What is Red Maple Poisoning?
Red maples, or Acer rubrum, are one of the most common species of maples that grow throughout eastern North America. Other names of red maples include swamp maple, curled maple, scarlet maple, and soft maple. The red maple is a tall hardwood tree. Its leaves are characterized by three large points and five prominent veins. Though green in summer, the leaves will turn yellow and crimson in the fall. Horses are the only animal reported to have an adverse reaction from consuming red maple leaves.
The ingestion of dried or wilted maple leaves can cause a toxic poisoning in horses. Generally occurring in the fall and winter months when the leaves fall off the tree, red maple poisoning can damage red blood cells, which leads to a severe lack of oxygen circulating to organs and tissues. Symptoms of depression, a lack of appetite and colic may seem mild, but if the poisoning is not treated quickly, death can occur. Darkened mucous membranes and urine are signs of a more severe reaction, and require medical attention immediately.
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Symptoms of Red Maple Poisoning in Horses
Symptoms can begin within 12 to 48 hours after your horse has ingested wilted or dried red maple leaves. Death from toxicity can occur as early as 18 hours after ingestion, or up to 7 to 10 days later. Signs can include:
- Lack of appetite
- Lack of fever
- Abdominal discomfort
- Blue, yellow or brown mucous membranes
- Dark red to brown urine
- Foot tenderness due to laminitis
- Labored breathing
- Unable to rise
- Increased heart rate
- Increased respiratory rates
- Abortion in mares
- Kidney failure
- Acute hemolytic anemia, or the destruction and removal of red blood cells
- Sudden death
Causes of Red Maple Poisoning in Horses
The cause of red maple poisoning in horses is the ingestion of wilted or dried red maple leaves. The ingestion of fresh leaves does not seem to cause the same reaction. Toxicity in the leaves is the highest in the fall, and cases of toxic poisoning in horses generally occur in the autumn and winter months. Any leaves left until the next spring do not seem to retain toxicity. Leaves wilted due to summer storms have also been known to cause toxic poisoning.
The main toxic ingredient is believed to be gallic acid, which causes acute hemolytic anemia, or the destruction of red blood cells. This results in a lack of available oxygen to the tissues of the body, producing the symptoms seen in poisoned horses, such as darkened urine caused by the removal of hemoglobin, kidney failure due to toxic levels of hemoglobin in the kidneys, darkened mucous membranes due to lack of oxygen, and increased heart and breathing rates as the body tries to supply the body with more oxygen. Death can occur due to a severe lack of oxygen in the cells and tissues of the body.
Diagnosis of Red Maple Poisoning in Horses
Red maple poisoning is diagnosed primarily on the symptoms present, and on a history of red maple leaf ingestion in your horse. It is important to know what your horse ingested so that your veterinarian can properly diagnose your horse and begin treatment immediately. If in doubt, bring a sample or picture of the material to your veterinarian so that a proper diagnosis can be given. Results from blood work can also help a diagnosis. A diagnosis can be made post-mortem through examining intestinal and stomach contents for maple leaves.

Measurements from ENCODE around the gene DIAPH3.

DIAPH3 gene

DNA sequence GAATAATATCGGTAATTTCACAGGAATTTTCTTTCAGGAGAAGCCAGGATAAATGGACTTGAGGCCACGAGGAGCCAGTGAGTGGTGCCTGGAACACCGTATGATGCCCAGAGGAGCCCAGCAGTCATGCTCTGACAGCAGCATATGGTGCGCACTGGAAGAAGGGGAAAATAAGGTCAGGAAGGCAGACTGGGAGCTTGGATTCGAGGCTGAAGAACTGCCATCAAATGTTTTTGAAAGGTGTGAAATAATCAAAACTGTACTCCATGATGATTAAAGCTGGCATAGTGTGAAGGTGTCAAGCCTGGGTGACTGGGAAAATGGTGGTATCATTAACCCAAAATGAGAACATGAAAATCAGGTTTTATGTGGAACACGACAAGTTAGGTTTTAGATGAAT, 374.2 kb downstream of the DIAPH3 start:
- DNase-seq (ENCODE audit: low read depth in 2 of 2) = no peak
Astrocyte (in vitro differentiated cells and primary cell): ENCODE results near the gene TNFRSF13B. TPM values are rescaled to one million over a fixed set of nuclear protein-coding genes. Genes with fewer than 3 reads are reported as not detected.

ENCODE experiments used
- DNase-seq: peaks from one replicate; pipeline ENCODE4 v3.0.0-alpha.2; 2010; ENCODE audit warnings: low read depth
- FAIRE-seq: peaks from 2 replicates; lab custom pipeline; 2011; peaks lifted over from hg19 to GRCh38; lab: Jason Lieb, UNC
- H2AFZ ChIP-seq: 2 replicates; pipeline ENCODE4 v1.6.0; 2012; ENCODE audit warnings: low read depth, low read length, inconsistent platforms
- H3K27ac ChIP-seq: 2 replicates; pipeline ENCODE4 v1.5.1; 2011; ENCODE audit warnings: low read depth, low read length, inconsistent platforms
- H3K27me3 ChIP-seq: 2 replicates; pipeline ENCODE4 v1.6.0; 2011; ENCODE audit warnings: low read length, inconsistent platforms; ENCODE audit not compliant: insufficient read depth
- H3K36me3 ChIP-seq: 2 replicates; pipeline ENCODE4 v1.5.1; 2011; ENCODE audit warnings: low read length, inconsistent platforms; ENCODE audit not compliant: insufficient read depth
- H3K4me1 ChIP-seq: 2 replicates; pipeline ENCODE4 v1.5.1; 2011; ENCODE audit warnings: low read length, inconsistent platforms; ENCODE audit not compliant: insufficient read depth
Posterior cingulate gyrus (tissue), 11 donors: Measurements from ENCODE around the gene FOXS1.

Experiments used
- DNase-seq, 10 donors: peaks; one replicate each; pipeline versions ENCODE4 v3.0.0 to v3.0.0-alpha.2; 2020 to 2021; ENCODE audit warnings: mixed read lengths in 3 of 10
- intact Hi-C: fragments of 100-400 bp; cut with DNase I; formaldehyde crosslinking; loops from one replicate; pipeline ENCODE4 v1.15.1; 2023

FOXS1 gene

Treatment of Red Maple Poisoning in Horses
Treatment is mainly through the administration of activated charcoal through a nasogastric tube to absorb the red maple leaf toxins within the first few hours after ingestion. Mineral oil can be given after the charcoal to decrease your horse’s absorption of the red maple leaves. Other treatments are supportive, and can include the administration of intravenous fluid therapy to flush the kidneys, Vitamin C, corticosteroids, non-steroidal anti-inflammatory drugs, oxygen therapy, and whole blood transfusions if needed.
Recovery of Red Maple Poisoning in Horses
Recovery of your horse depends entirely on how much of the red maple leaves were ingested and how quickly treatment can be administered. As such, your horse’s recovery is dependent on your horse’s case. For the best chance of recovery, seek immediate veterinary care if you suspect your horse has ingested red maple leaves. Prevent this potentially fatal poisoning through maintenance of your horse’s exposure to red maple leaves. Ways you can do this include:
- Remove any red maples from pastures, paddocks or areas where they can contaminate your horse’s areas or feed
- Refrain from planting red maples on your property, near or in horse pastures, or near barns
- If red maple is in your horse’s pasture and you cannot remove the trees, move your horse to a different pasture
- Remove any fallen branches or leaves from red maple trees, particularly after a storm
- Ensure that branches or leaves from overhanging trees cannot fall into the horse’s paddock
- Be sure that bales of hay are not contaminated with red maple leaves
- Know what a red maple tree and leaf look like to be able to identify this possible toxin
- Monitor your horse when browsing to keep him from ingesting red maple leaves
- Seek medical attention immediately if ingestion of red maple is suspected
- Be aware of the cycle of toxicity in red maple (leaves wilted after September 15 are the most toxic, leaves remain toxic for up to 4 weeks in the fall and winter months)